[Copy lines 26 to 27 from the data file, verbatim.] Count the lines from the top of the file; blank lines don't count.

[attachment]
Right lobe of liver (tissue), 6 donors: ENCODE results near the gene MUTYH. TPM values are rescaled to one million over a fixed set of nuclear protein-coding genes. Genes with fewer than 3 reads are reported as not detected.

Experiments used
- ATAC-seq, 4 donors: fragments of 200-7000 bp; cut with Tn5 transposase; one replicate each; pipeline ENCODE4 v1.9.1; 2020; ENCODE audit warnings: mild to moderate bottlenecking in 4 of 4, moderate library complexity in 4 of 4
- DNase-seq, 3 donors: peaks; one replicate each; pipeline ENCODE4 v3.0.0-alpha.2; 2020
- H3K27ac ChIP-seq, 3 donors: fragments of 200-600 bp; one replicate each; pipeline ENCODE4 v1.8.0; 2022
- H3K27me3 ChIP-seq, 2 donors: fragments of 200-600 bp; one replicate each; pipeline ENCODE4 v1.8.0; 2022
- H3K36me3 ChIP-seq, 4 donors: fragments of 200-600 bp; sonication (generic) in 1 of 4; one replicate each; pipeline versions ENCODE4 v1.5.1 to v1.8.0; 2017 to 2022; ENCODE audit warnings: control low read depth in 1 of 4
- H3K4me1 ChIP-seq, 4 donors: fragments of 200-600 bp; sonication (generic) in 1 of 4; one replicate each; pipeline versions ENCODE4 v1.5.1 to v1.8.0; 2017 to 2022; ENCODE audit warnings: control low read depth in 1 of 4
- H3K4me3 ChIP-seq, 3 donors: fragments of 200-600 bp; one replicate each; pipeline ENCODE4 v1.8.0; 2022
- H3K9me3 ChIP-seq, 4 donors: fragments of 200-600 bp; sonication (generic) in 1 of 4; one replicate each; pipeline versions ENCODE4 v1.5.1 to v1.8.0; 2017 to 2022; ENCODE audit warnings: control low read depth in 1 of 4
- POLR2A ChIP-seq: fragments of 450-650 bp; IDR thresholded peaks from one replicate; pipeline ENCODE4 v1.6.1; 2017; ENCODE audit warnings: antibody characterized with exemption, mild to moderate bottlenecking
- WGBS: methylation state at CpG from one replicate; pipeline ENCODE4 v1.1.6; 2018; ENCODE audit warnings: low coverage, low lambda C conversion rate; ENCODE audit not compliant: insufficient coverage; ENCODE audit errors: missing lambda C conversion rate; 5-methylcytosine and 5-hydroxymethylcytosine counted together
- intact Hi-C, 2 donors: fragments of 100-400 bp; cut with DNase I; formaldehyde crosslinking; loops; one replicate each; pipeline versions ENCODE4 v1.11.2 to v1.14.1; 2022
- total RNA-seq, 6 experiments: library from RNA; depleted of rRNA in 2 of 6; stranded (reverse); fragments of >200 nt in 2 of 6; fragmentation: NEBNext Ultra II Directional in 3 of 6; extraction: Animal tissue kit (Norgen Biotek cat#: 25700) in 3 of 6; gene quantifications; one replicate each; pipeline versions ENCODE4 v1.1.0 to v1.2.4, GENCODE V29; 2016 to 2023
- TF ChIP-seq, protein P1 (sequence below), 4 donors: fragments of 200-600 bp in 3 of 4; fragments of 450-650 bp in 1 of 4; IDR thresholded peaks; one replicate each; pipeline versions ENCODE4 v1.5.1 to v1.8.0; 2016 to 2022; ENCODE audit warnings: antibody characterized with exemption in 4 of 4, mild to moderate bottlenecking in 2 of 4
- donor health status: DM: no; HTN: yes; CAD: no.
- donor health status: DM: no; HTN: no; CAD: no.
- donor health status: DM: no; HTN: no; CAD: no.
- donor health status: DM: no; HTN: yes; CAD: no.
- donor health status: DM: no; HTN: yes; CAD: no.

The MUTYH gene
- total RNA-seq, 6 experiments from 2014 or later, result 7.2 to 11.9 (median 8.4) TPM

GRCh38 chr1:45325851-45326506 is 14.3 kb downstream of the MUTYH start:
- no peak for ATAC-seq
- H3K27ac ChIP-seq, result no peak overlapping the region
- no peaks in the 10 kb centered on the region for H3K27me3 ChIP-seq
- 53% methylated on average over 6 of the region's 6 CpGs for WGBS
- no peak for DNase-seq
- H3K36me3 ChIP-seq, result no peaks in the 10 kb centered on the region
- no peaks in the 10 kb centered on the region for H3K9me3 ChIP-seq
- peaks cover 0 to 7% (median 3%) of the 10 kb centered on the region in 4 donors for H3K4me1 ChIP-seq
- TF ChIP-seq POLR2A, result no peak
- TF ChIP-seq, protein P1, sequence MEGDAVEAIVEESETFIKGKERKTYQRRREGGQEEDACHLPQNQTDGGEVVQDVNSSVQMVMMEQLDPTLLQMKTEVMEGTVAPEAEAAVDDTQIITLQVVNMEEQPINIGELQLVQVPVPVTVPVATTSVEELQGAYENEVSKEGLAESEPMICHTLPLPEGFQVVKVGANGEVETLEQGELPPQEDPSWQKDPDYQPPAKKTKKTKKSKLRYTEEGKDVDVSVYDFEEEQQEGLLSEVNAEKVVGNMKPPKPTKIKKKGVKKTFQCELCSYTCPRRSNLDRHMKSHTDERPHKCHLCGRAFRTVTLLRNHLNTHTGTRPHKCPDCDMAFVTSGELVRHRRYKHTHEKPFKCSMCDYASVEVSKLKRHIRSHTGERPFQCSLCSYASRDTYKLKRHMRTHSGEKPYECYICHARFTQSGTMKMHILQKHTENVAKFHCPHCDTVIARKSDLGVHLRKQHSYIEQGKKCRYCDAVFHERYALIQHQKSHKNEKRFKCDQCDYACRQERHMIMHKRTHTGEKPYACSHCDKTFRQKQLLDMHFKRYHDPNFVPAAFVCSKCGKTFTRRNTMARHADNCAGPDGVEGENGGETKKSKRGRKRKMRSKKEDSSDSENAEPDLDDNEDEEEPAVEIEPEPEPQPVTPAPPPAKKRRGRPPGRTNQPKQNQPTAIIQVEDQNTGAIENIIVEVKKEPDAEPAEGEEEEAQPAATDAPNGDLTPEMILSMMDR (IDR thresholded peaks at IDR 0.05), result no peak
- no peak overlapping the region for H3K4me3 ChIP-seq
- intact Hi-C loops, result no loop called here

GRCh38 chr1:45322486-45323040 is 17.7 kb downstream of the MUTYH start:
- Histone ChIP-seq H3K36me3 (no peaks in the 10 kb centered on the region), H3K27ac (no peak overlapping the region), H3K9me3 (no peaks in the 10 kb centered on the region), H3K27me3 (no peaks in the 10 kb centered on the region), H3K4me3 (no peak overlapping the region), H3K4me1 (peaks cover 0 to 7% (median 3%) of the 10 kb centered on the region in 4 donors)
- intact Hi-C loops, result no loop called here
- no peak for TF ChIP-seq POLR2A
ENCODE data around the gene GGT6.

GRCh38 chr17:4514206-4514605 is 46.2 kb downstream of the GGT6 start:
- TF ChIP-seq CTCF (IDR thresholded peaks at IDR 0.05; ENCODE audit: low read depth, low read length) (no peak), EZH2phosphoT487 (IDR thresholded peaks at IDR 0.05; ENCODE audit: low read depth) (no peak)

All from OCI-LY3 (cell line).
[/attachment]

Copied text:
- no peaks in the 10 kb centered on the region for H3K27me3 ChIP-seq
- 53% methylated on average over 6 of the region's 6 CpGs for WGBS